Charles Monat Associates: Staying Ahead in the Global Insurance Brokerage Market
A high-level delegation of company leaders from independent insurance brokerage Charles Monat Associates (CMA) arrived at a recent interview with Hubbis to survey the immensely competitive insurance broking market in Asia, to analyse the opportunities and the challenges, explain the company’s offerings and define the firm’s strategy for Asia and beyond.
CMA has in the past five decades established itself as one of the world’s leading brokers for the high-net-worth individuals, and executives of multinational companies. We had the privilege of sitting together with the management team for their first group interview. Those attending the discussion included: Charles Monat, Founder and Chairman; Yves Guélat, Group CEO; Berry Wong, Hong Kong CEO; Martin Wong, Singapore CEO; Simon Lo, International CEO; Klaus Kiessling, Group Chief of Operations; and Nikki Koh, Group Chief Commercial Officer.
As a global premium consultant, CMA has been a pioneer in the development of customised insurance-based solutions since its inception in Hong Kong in 1971 by Charles Monat. The company today has almost 200 staff in international offices spanning Dubai, Hong Kong, Kuala Lumpur, Liechtenstein, Miami, Singapore and Zurich and serves clients in over 50 countries.
The company’s strategic partner is Willis Towers Watson (WTW), one of the world’s leading global advisory, broking and solutions providers.
Taking the helm of the company is Group CEO, Yves Guélat where he began by introducing Mr Charles Monat himself - who is no longer active in the day to day business but sits as Chairman of the Board and continues to consult and maintain relationships with private clients.
“Yes,” said Monat, “I remain highly motivated and have an excellent base of ‘direct’ clients that I have known over the last nearly 50 years in this business and with whom I have trust and chemistry, which are both so vital for this business. I remain passionate about providing genuine service and very fair value.”
Guélat then introduced the newer members of the team. Simon Lo as International CEO, he said, is the firm’s most recent senior hire, having joined in early March 2019 from his previous role as deputy CEO at IPG in Singapore, where he was in charge of the Middle East. Guélat further introduced Martin Wong, the Singapore based CEO who joined the firm in late 2018, where he was previously CEO for JLT Singapore.
“We still today have a great opportunity to provide life and legacy planning insurance products, for people around this region and around the world,” observed Monat, on opening the discussion to focus on the market dynamics and industry outlook.
Keeping assets liquid
“Liquidity is always essential,” he continued, “for example for inheritance tax in many countries, although not in Singapore or Hong Kong where there are no longer estate duties. Liquidity is generally required for continuity of the family, or for keyman insurance in a business. Moreover, as people become wealthier, they usually have more non-liquid assets and insurance creates that necessary liquidity at times of family duress and distress. The market is certainly not saturated, we feel we have great opportunities ahead.”
Guélat reported that in the nearly five decades since the firm was founded, there had been a substantial increase in the number of insurance carriers, as well as far more competition within the insurance business.
“We still have only three major brokers in the HNW space,” he says, “but they have hired many new people and competition is intense. The growth of wealth creation globally, primarily in Asia in the last few years, created demand for the business to expand.”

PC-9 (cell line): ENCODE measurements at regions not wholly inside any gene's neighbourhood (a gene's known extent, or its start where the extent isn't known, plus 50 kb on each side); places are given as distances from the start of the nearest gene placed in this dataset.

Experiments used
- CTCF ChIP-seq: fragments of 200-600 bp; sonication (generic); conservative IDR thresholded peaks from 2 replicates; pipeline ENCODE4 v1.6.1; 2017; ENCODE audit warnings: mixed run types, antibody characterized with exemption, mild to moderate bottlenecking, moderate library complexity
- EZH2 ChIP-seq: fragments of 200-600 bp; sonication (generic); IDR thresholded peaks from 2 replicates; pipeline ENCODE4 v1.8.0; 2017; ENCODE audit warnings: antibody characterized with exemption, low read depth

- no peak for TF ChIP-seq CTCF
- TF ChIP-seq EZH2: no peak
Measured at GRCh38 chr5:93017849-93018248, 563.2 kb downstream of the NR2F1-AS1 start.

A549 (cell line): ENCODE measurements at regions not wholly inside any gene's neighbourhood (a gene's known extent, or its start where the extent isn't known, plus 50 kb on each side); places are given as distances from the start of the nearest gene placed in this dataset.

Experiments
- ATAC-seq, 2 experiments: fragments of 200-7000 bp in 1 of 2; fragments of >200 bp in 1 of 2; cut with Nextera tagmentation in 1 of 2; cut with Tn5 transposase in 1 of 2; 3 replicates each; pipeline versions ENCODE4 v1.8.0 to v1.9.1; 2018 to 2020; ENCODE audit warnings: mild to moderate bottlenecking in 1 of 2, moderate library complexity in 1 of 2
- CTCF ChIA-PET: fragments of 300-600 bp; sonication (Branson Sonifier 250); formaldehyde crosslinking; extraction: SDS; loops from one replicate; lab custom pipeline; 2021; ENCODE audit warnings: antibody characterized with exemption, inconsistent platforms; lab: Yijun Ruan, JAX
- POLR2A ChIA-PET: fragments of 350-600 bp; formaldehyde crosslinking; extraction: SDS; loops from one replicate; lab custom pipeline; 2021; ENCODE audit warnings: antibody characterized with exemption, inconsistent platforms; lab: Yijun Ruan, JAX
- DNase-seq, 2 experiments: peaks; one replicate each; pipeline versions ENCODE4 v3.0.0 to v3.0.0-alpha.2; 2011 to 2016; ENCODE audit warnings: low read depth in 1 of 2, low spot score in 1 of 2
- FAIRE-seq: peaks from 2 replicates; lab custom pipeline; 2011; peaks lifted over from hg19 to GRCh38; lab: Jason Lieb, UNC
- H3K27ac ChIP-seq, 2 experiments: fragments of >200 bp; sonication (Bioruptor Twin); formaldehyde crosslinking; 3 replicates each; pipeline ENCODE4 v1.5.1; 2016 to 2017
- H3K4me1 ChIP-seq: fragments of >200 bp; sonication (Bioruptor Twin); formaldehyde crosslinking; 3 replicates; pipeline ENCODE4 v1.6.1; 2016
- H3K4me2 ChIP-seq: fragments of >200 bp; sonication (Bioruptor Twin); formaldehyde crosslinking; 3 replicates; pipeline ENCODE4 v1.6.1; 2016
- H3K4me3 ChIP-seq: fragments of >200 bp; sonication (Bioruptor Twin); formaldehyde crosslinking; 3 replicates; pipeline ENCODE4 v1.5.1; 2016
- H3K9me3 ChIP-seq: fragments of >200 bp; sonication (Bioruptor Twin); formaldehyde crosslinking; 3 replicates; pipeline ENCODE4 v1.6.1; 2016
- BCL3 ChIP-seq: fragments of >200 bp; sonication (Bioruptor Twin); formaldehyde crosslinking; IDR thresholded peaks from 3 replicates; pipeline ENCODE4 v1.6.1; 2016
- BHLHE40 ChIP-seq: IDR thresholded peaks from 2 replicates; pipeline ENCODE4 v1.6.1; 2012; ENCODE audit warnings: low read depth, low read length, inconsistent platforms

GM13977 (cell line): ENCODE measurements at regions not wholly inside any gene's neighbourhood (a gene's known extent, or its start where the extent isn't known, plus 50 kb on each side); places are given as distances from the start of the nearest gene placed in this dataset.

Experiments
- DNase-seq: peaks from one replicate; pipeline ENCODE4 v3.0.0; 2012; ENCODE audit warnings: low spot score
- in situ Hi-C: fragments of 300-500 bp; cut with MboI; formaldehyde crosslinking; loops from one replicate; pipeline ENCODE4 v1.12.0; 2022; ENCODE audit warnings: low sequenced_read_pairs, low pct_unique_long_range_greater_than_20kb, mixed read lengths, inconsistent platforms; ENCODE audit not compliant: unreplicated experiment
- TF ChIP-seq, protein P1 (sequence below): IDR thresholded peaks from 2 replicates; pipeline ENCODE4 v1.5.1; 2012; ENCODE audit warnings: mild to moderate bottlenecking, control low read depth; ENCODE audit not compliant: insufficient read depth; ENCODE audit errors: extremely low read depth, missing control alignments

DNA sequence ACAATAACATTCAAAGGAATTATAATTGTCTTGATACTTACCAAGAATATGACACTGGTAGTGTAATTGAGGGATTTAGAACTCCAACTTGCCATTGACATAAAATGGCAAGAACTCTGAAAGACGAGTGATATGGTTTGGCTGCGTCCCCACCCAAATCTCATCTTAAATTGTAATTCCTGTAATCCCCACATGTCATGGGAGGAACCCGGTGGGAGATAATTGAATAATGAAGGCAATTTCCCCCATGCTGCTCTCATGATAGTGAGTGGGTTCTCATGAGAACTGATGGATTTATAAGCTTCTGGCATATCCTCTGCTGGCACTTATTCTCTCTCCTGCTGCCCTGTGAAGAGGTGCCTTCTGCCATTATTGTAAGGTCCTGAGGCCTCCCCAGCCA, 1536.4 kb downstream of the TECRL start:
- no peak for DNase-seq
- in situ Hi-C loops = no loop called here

Of course, he acknowledged that the underlying demand had grown, but less so than the competition, and therefore the numbers were clear. “They underline how we must continuously improve the excellence of our service,” he added, “and how we must remain very, very focussed on our partners.”
“Every client of ours has unique family, wealth and business dynamics,” Monat added. “We aim to develop successful and holistic relationships with our clients and business partners at the world’s most respected private banks, accounting firms and insurance carriers.”
Beyond CMA’s traditional borders
Lo shifted the conversation to opportunities outside the region, noting that while China and other Asian markets grab the headlines, it is often easy to overlook the other opportunities. Centres such as Dubai, Zurich, and Miami have always been traditional hubs that are favoured by the High Net Worth Individuals (HNWI) and ultra-HNWI community, and consequently, the firm wants to invest more resources there, as well.
“The needs of the clients, whether in China or Zurich or Miami are essentially similar,” said Lo. “However, in the Middle East things are somewhat different, for example, there are higher geopolitical risks to be factored in.”
Lo explained that the firm is pursuing an official license from the Dubai International Finance Centre for its Dubai Category 4 license. “We are also focusing on Africa,” he adds, “which when we build our Dubai and Zurich operations further, will be easier to access. Overall, the goal is to turn the international piece of business into the third pillar to complement Hong Kong and Singapore.”
Expanding the net
Nikki Koh joined the conversation, explaining that his role is to identify new opportunities to expand the business model. “The mission is to find revenue potential beyond the traditional business, for example, we now increasingly connect to the commercial banks, wealth management firms, tax advisers, law firms and others, trying to find new ways to collaborate. We also have a new licence for Labuan to conduct Malaysia onshore business, as they have a lot of assets both onshore and offshore. And there are also other markets that we have identified that would offer really high potential.”
Nearly five decades young
Martin Wong remarked that the firm is well placed to prosper, being almost five decades mature and having had its share of difficult times in the past, as well as the great times. “Today,” he observed, “we are in a very fortunate position to be very clearly focussed on the opportunities ahead, leveraging the strong foundations and aiming at the full actualisation of what the firm is destined to achieve.”